They are actually reasonable on price if you factor in the safety of them. They will help you avoid *losing your trailer, or even worse, taking out another motorist.

Weight distribution bars, take the tongue weight and even it out over the tow vehicle frame. (tongue heavy trailers).

When towing, always make sure your interior load is evenly distributed, as to not be nose or tail heavy.

Taking the addition ten minutes to double check everything will save you hours of frustrations.

Happy trails and be safe out there.

Thank you Lakota..for both your posts..This is just the kind of info I need to make sense of this issue.

 So I understand I need both with the heavier ,longer trailer but do I need both with the smaller trailer or just the sway bars with that one ?

And if both are needed for both, can I use the same sway bars/weight distribution bars for both trailers or do each need their own custom sized sets?

Thanks again..

They make quick connects for sway bars and W/D's      the W/D's arent always needed for lightweight smaller trailers. At least not in MY case.

Lakota, what do you mean "Not in my case"? Do you have other more sure safety systems for small trailers? 

and what does"aren't always needed" mean? 

Under what conditions would they be needed? 

Does "quick connects" mean it's easy using one set for both trailers? 

And one last question please..do you recommend a particular brand?  

and.. thank you for your answers. I really am asking this many questions because I don't quite understand it all yet.

What I meant ,not in my case, Ive pulled smaller 10 and 12 footers and the weight distribution bars (W/D bars), didnt really make a difference,, It wasnt a heavy load to have to distribute.

What I had mentioned about quick connects,, is you can aquire the hook up hardware for both trailers and use the sway bars on either without having to have 2 sets on hand.. I carry sway bars with several pieces of hardware to hook up to pretty much any trailer I have to pull.

I wrote a WD hitch blog. You might read that and continue with questions...the 19' is large enough to benefit from a WD hitch, especially with a 1500.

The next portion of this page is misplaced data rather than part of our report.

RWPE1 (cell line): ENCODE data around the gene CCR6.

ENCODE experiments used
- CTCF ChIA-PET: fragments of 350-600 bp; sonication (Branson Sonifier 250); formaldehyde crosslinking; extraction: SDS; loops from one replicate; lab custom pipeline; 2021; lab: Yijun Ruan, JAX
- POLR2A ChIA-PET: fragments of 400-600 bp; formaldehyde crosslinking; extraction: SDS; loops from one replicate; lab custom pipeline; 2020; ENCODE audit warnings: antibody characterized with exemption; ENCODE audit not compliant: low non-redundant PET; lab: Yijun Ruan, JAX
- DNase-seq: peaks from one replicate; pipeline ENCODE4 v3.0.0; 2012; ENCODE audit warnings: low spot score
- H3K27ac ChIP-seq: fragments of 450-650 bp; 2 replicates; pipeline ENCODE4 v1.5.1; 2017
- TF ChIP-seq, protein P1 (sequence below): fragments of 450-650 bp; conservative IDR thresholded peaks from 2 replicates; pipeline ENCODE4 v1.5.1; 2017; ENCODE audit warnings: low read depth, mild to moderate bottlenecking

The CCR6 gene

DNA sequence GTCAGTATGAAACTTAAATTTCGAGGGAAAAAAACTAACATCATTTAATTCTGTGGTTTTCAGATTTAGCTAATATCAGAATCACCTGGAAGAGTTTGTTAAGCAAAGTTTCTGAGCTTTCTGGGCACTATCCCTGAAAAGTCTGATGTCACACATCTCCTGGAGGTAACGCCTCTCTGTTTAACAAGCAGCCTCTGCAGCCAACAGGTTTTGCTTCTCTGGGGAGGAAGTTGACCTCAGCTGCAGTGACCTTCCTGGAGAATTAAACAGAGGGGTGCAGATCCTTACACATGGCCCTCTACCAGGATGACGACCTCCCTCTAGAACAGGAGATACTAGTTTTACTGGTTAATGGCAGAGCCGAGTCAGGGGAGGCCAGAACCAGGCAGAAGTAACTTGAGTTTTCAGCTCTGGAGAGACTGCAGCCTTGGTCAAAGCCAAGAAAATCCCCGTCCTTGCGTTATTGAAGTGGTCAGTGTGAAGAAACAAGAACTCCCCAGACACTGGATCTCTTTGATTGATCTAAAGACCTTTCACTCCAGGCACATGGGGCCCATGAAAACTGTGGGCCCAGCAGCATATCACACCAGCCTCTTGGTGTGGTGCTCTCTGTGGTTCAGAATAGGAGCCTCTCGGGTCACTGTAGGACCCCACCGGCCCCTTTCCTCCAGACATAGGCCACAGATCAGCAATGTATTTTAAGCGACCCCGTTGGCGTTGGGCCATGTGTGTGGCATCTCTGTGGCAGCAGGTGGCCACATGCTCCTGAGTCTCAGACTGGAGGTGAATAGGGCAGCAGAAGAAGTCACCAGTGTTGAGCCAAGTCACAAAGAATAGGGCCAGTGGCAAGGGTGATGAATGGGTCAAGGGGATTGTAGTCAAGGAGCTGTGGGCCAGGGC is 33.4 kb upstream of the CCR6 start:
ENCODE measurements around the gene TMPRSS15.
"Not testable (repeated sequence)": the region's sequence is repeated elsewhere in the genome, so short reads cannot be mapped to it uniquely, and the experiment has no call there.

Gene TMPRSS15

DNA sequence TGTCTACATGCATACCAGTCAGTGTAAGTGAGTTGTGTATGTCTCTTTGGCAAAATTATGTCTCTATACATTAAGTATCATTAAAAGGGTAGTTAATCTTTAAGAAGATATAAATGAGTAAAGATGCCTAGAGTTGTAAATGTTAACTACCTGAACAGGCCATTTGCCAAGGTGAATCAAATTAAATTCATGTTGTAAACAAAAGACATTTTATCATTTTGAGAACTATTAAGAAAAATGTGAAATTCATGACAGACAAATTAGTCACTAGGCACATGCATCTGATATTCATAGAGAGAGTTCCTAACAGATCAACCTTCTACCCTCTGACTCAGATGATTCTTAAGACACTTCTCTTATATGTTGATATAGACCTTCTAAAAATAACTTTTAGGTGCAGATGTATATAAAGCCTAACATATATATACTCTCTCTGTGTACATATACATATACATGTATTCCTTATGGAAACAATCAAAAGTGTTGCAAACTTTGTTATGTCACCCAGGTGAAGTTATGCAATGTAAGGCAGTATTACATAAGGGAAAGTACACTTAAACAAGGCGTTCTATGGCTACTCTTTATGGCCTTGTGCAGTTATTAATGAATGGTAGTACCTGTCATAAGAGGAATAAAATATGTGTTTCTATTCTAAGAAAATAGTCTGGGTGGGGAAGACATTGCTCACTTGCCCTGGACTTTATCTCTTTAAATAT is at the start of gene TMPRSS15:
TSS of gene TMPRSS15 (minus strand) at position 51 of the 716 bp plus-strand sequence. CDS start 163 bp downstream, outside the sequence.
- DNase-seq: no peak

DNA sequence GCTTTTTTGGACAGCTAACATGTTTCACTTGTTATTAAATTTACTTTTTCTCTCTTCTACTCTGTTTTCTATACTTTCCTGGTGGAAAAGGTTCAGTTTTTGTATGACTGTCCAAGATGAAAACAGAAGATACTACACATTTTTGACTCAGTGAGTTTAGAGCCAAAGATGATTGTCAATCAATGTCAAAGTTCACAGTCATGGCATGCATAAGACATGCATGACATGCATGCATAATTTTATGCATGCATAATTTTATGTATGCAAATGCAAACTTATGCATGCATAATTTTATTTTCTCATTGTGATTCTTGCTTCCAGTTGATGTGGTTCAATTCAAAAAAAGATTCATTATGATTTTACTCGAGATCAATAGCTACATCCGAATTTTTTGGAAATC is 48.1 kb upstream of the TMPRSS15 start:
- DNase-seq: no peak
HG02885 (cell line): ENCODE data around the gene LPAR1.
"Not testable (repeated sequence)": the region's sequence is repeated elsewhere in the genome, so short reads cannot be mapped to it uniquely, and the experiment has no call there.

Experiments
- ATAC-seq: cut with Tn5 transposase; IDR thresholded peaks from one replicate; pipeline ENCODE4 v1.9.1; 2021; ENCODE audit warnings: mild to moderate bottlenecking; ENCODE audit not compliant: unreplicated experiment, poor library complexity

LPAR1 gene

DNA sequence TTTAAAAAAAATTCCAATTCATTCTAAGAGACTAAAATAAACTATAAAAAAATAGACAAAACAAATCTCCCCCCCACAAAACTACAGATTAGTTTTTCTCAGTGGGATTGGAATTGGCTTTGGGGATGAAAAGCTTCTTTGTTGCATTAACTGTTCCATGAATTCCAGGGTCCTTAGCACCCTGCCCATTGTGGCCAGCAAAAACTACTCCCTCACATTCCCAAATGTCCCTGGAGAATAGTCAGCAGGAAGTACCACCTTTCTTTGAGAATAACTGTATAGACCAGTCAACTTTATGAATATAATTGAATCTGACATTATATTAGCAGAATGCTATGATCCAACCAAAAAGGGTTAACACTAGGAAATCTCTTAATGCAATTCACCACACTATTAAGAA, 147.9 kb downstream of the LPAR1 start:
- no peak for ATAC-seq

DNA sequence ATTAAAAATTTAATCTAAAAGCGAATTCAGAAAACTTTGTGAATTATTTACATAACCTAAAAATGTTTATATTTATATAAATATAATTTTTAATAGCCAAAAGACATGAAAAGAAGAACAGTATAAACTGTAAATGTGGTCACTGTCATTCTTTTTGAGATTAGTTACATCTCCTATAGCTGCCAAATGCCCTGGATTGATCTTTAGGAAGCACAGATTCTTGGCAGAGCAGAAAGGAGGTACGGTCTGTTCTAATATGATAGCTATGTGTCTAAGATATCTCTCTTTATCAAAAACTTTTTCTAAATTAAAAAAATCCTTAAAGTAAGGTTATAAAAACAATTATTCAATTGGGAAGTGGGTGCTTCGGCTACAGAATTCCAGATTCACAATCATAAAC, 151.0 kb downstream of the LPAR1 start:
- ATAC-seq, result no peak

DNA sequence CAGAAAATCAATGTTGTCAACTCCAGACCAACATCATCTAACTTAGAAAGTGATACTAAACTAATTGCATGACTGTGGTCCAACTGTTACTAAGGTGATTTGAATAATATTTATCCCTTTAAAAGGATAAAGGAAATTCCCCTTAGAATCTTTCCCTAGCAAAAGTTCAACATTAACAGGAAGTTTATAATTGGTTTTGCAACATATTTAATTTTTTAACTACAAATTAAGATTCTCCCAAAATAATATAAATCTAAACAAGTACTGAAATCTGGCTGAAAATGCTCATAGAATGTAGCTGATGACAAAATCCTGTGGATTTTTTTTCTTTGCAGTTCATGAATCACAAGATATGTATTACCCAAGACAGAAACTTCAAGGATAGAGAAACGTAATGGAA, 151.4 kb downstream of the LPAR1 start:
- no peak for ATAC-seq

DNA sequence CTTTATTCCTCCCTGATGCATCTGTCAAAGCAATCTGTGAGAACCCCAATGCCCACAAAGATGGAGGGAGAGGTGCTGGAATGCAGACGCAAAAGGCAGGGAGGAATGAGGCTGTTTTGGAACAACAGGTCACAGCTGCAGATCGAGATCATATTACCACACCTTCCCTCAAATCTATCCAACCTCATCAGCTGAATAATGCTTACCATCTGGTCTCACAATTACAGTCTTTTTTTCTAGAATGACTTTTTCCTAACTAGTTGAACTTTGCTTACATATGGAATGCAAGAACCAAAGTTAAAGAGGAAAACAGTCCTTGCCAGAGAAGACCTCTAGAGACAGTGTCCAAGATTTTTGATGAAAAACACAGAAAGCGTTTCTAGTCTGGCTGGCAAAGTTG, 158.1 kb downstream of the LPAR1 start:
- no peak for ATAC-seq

David is right on the mark, especially with a 1500 series truck. I have a 1500 series dodge ram I pull my 9,000 lb 5th wheel with. BUT.. I have heavy duty air suspension bags under the back with criss cross stabilizer bars on rear axle and upgraded bearing hubs. When I do pull a bumper pull I adjust my adjustable hitch and use sway bars and W/D hitch. If its a real heavy bumper pull, I use my Red Dodge 1500 with 2500 rear end,, with sway and W/D. I tend to be a little OVER cautious.

Excellent blog BTW  David,,, very well written and informative.

Geez..Lakota..talk about throwing around some 100$ mechanics terms.I'm a middle aged suburban mom who's having a heck of a learning curve about now and enjoying it immensely, but I have never heard of these things before. I will look them up online .I have great respect for what your saying about being over cautious, but have no idea how or if those additions apply to my situation or not.

Heavy duty air suspension bags?..bearing hubs?..2500 rear end.?..what's an adjustable hitch? Yet, I am very thankful that your out there willing to give me info that could save me from a real disaster. Thank you for elongating my learning curve this evening. I will try to keep up. Where is Davids WD blog? 

 

Hi David..I've looked all over this website and cannot find your blog..where is it?? 

thanks too.